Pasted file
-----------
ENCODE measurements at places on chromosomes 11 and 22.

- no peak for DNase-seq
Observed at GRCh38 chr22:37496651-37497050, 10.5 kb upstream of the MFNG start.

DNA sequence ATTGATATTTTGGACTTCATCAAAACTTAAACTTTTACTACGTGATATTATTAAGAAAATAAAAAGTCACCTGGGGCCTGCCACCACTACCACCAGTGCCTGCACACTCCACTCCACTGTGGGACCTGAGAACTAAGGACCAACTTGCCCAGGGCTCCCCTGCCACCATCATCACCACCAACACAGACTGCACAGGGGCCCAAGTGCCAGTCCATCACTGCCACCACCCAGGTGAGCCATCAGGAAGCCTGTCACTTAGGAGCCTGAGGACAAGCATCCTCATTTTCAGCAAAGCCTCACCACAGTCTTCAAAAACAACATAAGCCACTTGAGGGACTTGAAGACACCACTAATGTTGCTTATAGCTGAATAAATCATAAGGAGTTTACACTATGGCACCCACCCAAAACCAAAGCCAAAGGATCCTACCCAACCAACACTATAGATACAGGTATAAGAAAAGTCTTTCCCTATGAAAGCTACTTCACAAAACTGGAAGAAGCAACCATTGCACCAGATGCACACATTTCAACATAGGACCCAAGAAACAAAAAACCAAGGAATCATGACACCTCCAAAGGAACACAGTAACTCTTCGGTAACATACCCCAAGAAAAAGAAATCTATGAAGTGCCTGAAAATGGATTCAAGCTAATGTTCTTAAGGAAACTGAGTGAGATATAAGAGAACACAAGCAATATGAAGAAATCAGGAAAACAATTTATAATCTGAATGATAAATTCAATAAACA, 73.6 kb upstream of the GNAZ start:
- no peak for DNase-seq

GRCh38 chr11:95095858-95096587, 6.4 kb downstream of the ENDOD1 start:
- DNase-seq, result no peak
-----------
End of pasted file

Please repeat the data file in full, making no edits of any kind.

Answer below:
ENCODE measurements at places on chromosomes 11 and 22.

- no peak for DNase-seq
Observed at GRCh38 chr22:37496651-37497050, 10.5 kb upstream of the MFNG start.

DNA sequence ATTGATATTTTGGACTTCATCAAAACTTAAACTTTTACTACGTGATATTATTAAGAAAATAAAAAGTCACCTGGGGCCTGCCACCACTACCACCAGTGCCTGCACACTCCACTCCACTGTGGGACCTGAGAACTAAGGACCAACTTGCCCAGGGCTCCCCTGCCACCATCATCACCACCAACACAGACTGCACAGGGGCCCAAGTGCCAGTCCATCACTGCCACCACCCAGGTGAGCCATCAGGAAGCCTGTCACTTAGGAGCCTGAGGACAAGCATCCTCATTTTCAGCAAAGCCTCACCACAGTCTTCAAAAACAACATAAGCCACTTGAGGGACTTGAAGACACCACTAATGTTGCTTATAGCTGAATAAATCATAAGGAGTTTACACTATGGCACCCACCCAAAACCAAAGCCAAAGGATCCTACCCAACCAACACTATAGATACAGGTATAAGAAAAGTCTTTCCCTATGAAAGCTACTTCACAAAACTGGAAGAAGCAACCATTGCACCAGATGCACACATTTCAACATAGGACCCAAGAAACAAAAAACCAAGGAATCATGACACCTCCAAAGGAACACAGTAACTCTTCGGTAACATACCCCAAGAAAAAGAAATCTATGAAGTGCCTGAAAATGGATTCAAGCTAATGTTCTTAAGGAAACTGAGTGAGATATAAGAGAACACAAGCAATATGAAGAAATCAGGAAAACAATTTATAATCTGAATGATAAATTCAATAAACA, 73.6 kb upstream of the GNAZ start:
- no peak for DNase-seq

GRCh38 chr11:95095858-95096587, 6.4 kb downstream of the ENDOD1 start:
- DNase-seq, result no peak